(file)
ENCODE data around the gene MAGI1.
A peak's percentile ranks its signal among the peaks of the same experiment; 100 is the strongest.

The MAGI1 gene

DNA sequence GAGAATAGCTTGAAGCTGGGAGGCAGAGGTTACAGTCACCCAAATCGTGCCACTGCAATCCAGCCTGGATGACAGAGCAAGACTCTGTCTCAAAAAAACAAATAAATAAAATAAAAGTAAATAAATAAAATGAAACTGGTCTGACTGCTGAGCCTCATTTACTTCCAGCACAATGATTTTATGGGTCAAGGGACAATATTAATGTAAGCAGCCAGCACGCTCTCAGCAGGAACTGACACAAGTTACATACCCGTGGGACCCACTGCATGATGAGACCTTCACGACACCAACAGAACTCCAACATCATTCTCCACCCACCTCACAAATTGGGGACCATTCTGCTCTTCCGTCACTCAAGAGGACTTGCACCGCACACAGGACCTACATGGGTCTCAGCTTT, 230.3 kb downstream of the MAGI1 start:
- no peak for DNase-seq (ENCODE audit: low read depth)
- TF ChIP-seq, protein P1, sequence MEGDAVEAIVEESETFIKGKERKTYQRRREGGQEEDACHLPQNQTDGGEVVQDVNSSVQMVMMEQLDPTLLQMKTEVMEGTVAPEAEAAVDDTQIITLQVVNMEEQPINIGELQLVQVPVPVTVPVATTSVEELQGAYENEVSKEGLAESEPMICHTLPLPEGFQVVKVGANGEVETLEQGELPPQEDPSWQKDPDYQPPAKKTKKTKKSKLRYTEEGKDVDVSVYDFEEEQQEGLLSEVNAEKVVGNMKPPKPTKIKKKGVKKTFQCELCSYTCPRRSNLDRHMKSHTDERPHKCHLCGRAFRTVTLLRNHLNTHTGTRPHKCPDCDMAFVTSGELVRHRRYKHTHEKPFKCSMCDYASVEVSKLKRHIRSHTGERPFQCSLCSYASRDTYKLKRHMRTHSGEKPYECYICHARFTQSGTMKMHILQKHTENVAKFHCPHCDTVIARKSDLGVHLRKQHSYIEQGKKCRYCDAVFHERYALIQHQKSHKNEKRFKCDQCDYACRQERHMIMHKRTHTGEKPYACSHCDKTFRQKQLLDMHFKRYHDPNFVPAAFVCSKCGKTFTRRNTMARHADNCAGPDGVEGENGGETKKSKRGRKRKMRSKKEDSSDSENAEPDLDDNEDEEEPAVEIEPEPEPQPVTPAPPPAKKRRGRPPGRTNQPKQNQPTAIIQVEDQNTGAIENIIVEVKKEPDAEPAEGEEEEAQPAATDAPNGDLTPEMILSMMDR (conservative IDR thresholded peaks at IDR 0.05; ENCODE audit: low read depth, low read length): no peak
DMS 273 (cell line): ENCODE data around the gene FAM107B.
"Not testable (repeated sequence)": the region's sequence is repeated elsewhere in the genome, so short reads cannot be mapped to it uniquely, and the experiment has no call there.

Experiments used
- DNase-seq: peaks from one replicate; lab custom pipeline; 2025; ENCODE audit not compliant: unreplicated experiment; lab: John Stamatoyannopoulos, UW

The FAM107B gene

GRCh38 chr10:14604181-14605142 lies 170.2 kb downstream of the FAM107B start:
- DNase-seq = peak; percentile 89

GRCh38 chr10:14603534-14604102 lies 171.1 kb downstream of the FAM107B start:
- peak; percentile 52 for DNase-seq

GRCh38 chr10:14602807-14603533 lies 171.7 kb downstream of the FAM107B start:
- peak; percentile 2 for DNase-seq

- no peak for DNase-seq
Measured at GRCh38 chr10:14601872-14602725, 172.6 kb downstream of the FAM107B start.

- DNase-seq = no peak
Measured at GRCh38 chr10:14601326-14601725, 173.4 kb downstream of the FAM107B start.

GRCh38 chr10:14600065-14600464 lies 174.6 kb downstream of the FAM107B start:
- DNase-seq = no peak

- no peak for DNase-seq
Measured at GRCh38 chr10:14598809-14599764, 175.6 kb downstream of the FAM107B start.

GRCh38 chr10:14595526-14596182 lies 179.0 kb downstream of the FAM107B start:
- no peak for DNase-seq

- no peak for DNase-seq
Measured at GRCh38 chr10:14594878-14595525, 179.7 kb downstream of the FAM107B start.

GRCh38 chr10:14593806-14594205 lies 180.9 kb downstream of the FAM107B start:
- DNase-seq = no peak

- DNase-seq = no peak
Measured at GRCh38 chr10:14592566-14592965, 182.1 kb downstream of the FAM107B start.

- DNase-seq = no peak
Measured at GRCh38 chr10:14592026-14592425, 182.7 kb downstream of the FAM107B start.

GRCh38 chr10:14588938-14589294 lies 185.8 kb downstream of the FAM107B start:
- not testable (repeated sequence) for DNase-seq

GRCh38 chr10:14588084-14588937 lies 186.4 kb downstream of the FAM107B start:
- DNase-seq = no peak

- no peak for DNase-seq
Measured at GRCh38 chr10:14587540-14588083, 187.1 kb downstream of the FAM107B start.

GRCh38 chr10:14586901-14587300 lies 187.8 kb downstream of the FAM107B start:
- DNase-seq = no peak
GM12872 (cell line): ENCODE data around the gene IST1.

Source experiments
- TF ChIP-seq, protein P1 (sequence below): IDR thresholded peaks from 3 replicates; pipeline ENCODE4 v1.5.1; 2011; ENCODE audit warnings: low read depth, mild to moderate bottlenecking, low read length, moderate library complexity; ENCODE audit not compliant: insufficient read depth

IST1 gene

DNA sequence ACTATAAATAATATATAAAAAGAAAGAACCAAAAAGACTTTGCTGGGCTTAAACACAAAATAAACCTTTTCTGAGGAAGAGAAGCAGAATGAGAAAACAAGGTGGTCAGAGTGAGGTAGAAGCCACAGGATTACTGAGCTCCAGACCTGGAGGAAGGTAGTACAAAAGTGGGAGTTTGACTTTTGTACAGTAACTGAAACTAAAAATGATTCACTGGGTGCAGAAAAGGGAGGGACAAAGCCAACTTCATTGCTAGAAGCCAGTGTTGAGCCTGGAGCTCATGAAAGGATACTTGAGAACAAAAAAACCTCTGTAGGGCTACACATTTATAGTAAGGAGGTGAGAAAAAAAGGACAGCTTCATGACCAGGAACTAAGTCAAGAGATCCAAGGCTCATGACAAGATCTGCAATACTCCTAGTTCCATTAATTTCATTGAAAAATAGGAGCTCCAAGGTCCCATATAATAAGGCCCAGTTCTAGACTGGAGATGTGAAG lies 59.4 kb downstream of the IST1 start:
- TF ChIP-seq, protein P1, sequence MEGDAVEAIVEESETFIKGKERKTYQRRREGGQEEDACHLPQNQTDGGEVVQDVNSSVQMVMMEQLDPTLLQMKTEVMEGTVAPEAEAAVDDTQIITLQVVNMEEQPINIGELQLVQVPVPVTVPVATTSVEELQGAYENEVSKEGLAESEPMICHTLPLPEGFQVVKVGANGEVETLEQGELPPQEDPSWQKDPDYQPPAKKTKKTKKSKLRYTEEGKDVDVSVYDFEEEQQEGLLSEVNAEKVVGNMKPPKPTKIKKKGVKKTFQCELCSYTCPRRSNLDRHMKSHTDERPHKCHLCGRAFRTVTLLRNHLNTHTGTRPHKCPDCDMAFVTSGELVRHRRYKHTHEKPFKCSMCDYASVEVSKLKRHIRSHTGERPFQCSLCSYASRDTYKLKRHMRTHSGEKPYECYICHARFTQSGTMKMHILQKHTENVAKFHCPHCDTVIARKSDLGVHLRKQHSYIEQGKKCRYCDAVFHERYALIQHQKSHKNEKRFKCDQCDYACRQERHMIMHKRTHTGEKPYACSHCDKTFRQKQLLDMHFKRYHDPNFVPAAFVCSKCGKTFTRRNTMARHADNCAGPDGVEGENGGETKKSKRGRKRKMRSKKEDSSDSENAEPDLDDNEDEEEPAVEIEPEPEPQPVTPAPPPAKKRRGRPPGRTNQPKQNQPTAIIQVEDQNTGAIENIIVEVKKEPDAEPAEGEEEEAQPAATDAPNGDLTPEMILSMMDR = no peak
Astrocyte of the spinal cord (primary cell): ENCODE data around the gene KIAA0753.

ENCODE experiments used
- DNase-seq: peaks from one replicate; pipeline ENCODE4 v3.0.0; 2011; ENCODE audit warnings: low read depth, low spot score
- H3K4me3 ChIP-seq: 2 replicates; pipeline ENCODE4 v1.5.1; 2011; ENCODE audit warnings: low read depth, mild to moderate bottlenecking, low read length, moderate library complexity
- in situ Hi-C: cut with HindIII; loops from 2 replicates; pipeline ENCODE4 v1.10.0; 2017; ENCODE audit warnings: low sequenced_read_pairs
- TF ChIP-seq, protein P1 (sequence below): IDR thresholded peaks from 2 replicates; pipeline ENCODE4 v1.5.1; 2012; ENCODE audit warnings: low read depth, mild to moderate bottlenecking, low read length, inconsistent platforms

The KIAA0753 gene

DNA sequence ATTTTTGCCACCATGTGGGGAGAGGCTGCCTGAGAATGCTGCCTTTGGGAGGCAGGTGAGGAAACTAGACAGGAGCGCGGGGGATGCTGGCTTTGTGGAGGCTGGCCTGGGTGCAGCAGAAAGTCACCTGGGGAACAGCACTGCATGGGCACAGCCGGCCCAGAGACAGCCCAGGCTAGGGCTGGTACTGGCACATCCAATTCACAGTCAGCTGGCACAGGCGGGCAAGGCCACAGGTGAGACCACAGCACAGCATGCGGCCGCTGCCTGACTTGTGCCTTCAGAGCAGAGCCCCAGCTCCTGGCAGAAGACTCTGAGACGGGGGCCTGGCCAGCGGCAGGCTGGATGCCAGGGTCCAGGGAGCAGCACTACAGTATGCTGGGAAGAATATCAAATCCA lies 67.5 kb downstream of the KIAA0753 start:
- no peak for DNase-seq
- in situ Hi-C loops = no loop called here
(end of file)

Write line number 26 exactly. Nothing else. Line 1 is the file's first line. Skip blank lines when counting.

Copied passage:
GRCh38 chr10:14595526-14596182 lies 179.0 kb downstream of the FAM107B start: